- City of Santa Maria Integrated Plan for Water Quality: A comprehensive water quality program for oil industry toxins was developed by SB CAN staff. Staff attended a community outreach meeting and presented our proposed project. (5 min.)
- Other Bike/Ped safety issues: continuing discussion on this important topic. (10 min.)
- Guadalupe Ciclovia: Staff will report on last Saturday’s event (5 min.)
- Other HOT items of interest to those in attendance: All (5 min.)
- Suggestions for next month’s agenda
2. Waterwise Workshops
More information and RSVP at: waterwisesb.org/workshops
3. Editorial on Santa Maria's downtown:
Giving the downtown area an identity
This "Looking Forward" op-ed piece by Jeanne Sparks was published in the Santa Maria Times on April 9, 2015: http://santamariatimes.com/news/opinion/editorial/commentary/looking-forward/giving-the-downtown-area-an-identity/article_7469d901-127f-5b8e-902d-c4ae74524744.html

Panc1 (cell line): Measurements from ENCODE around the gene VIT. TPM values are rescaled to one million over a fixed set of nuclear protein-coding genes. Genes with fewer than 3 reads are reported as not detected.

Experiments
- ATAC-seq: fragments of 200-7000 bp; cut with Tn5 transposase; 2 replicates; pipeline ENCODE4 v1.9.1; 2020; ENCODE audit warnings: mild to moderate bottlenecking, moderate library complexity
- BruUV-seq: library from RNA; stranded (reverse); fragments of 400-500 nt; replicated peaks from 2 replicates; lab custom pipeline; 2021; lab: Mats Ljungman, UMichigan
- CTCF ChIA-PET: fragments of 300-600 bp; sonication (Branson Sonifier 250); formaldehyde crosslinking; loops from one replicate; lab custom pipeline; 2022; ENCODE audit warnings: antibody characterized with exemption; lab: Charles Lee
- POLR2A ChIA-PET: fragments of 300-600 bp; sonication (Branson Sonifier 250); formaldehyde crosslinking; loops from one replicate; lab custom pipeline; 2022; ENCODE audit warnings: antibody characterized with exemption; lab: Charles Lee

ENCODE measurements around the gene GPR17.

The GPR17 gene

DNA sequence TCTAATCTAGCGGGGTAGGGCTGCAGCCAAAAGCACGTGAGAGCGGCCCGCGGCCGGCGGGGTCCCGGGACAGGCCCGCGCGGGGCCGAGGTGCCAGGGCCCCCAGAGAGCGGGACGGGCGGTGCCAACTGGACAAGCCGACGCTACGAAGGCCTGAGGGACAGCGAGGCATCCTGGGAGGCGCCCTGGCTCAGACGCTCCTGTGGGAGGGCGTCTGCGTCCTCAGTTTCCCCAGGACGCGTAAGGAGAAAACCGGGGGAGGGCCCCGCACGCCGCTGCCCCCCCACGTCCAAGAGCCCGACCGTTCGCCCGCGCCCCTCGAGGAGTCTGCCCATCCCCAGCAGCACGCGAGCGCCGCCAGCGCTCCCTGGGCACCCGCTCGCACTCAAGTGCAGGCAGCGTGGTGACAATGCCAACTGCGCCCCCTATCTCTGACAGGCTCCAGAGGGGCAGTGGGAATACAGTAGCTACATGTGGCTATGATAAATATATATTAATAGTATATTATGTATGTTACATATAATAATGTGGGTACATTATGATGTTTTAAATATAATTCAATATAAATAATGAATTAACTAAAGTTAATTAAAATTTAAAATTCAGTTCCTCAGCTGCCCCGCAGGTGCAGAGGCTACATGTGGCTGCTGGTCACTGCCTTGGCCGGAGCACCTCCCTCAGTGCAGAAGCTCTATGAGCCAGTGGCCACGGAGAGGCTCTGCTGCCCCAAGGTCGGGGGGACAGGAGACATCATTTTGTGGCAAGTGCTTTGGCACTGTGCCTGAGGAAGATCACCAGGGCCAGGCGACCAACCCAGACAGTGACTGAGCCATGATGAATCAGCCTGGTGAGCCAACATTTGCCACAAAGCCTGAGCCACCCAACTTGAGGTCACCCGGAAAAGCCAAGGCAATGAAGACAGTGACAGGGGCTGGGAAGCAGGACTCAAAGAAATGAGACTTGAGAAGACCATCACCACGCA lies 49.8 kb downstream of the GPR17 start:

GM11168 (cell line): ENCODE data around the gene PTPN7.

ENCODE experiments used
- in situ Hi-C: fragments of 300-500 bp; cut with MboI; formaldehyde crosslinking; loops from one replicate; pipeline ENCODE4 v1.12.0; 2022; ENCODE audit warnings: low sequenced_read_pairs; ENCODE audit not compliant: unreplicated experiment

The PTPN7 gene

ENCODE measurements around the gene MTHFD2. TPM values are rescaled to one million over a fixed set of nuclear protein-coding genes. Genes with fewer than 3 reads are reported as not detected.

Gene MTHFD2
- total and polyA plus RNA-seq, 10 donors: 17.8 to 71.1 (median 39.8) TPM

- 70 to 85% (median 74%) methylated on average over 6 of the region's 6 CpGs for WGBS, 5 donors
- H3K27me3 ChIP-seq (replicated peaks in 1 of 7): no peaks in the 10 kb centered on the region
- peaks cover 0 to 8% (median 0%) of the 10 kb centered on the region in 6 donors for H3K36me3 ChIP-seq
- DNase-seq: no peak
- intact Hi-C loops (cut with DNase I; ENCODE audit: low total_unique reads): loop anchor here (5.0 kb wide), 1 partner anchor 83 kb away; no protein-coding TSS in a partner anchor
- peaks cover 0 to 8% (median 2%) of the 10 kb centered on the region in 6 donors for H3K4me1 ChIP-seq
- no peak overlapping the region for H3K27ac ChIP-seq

The city of Santa Maria is trying to create a more attractive downtown. Let’s create something that will draw people in — a water feature with a tower and artwork to attract residents and tourists. Perhaps we could daylight a creek.
According to the San Francisco Public Utilities Commission, “Creek daylighting refers to projects that uncover and restore creeks, streams, and rivers previously buried in underground pipes and culverts, covered by decks, or otherwise removed from view.”
We don’t think of our city as having creeks, because the natural waterways have been diverted, but it could.